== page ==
A Multidimensional Investigation of Children's /r/ Productions: Perceptual, Ultrasound, and Acoustic Measures Purpose This study explored relationships among perceptual, ultrasound, and acoustic measurements of children's correct and misarticulated /r/ sounds. Longitudinal data documenting changes across these parameters were collected from 2 children who acquired /r/ over a period of intervention and were compared with data from children with typical speech. ... Research Article
Research Article  |   August 01, 2013
A Multidimensional Investigation of Children's /r/ Productions: Perceptual, Ultrasound, and Acoustic Measures
 
Author Affiliations & Notes
  • Harriet B. Klein
    New York University, NY
  • Tara McAllister Byun
    New York University, NY
  • Lisa Davidson
    New York University, NY
  • Maria I. Grigos
    New York University, NY
  • Correspondence to Harriet Klein: harriet.klein@nyu.edu
  • Editor: Carol Scheffner Hammer
    Editor: Carol Scheffner Hammer×
  • Associate Editor: Ken Bleile
    Associate Editor: Ken Bleile×
Article Information
Speech, Voice & Prosodic Disorders / Hearing & Speech Perception / Acoustics / Research Articles
Research Article   |   August 01, 2013
A Multidimensional Investigation of Children's /r/ Productions: Perceptual, Ultrasound, and Acoustic Measures
American Journal of Speech-Language Pathology, August 2013, Vol. 22, 540-553. doi:10.1044/1058-0360(2013/12-0137)
History: Received October 12, 2012 , Revised February 5, 2013 , Accepted March 3, 2013
 
American Journal of Speech-Language Pathology, August 2013, Vol. 22, 540-553. doi:10.1044/1058-0360(2013/12-0137)
History: Received October 12, 2012; Revised February 5, 2013; Accepted March 3, 2013
Web of Science® Times Cited: 10

Purpose This study explored relationships among perceptual, ultrasound, and acoustic measurements of children's correct and misarticulated /r/ sounds. Longitudinal data documenting changes across these parameters were collected from 2 children who acquired /r/ over a period of intervention and were compared with data from children with typical speech.

Method Participants were 3 children with typical speech, recorded once, and 2 children with /r/ misarticulation, recorded over 7–8 months. The following data from /r/ produced in nonwords were collected: perceptually rated accuracy, ultrasound measures of tongue shape, and F3 – F2 distance.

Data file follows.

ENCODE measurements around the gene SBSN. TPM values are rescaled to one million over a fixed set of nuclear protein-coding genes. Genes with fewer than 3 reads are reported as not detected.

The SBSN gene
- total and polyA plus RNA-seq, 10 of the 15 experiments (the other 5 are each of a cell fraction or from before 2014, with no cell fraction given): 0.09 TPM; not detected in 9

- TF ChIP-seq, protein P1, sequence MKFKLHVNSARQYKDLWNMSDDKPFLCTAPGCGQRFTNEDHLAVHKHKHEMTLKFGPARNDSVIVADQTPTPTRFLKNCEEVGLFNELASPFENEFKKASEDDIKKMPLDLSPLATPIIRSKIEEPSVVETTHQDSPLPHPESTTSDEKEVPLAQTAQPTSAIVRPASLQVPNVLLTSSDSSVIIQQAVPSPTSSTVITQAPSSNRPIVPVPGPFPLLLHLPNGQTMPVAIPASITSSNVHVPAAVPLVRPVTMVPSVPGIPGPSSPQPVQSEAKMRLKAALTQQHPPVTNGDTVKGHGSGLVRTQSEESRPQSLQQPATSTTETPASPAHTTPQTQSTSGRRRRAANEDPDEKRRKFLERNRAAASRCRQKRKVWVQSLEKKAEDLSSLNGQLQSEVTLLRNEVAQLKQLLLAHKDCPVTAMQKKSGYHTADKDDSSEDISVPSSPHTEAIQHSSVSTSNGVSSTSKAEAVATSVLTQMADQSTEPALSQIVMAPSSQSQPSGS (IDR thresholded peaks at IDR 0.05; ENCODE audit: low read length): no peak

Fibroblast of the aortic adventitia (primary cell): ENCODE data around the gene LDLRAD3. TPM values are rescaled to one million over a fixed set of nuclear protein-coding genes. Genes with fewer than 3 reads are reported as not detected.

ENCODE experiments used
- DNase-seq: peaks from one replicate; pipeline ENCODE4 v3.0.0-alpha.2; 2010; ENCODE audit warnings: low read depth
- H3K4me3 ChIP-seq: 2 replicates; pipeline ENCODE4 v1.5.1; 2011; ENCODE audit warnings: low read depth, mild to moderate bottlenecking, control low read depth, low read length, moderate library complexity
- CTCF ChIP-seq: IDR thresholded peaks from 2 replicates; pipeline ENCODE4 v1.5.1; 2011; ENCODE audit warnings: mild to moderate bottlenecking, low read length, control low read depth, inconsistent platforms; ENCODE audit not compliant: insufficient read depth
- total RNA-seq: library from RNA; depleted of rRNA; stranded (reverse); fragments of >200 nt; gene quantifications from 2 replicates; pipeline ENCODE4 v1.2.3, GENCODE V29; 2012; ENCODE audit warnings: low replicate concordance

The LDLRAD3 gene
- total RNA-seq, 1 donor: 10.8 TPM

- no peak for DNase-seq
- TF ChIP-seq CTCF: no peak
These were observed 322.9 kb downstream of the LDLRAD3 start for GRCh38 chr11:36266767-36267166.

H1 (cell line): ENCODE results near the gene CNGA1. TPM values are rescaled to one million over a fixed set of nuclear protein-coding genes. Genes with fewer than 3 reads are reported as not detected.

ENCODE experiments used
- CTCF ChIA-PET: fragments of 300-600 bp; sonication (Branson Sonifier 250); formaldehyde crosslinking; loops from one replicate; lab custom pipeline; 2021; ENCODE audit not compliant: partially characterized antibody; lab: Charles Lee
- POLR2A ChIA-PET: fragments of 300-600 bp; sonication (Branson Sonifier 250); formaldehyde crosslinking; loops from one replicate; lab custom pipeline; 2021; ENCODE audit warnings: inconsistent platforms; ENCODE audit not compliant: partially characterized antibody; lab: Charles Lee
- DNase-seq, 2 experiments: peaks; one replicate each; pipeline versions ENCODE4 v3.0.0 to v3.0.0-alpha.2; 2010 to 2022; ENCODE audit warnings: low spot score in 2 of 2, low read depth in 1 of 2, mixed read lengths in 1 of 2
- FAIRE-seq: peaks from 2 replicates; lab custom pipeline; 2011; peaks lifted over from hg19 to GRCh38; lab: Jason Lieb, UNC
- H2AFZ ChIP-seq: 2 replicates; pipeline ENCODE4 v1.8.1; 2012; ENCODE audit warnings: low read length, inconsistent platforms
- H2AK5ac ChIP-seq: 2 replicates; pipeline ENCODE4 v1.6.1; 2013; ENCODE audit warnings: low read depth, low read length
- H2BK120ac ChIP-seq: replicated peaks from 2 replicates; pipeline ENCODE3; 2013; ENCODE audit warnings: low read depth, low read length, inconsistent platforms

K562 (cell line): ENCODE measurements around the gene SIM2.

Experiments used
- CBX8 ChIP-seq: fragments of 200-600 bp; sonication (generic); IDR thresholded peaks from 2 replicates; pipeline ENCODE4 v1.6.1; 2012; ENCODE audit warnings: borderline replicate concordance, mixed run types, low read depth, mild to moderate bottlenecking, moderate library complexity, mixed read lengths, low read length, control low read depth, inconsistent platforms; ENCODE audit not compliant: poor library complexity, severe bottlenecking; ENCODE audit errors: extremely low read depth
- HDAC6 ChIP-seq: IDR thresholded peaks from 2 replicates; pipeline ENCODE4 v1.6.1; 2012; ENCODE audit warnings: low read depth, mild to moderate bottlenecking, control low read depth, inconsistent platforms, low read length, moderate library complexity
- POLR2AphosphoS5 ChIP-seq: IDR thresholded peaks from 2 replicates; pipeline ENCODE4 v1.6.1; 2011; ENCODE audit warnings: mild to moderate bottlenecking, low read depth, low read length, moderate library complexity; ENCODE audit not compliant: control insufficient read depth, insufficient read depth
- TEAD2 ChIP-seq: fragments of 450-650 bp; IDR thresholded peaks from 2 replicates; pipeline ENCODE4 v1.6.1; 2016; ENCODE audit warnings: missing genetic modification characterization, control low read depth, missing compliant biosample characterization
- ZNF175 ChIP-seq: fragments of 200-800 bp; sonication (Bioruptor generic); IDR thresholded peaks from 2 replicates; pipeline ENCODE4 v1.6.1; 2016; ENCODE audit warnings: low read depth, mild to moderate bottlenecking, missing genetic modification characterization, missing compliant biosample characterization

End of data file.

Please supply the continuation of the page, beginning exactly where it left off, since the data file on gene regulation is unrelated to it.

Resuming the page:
Results Regression models revealed significant associations among perceptual, ultrasound, and acoustic measures of /r/ accuracy. The inclusion of quantitative tongue-shape measurements improved the match between the ultrasound and perceptual/acoustic data. Perceptually incorrect /r/ productions were found to feature posteriorly located peaked tongue shapes. Of the children who were seen longitudinally, 1 developed a bunched /r/ and 1 demonstrated retroflexion. The children with typical speech also differed in their tongue shapes.

Conclusion Results support the validity of using qualitative and quantitative ultrasound measures to characterize the accuracy of children's /r/ sounds. Clinically, findings suggest that it is important to encourage pharyngeal constriction while allowing children to find the /r/ tongue shape that best fits their individual vocal tract.

Acknowledgments
The authors gratefully acknowledge the contributions of the following individuals: for ultrasound data coding, Ryan Bennett; for acoustic measurements, Elizabeth Varall and Corey Silverstein; for statistical analysis, Peter Halpin; and for input on ultrasound measurement and interpretation, Suzanne Boyce. We also thank our participants and their families for their cooperation throughout the study.
Aspects of this research were presented at Ultrafest IV (2007), the International Child Phonology Conference (2009), and the annual convention of the American Speech-Language-Hearing Association (2009).
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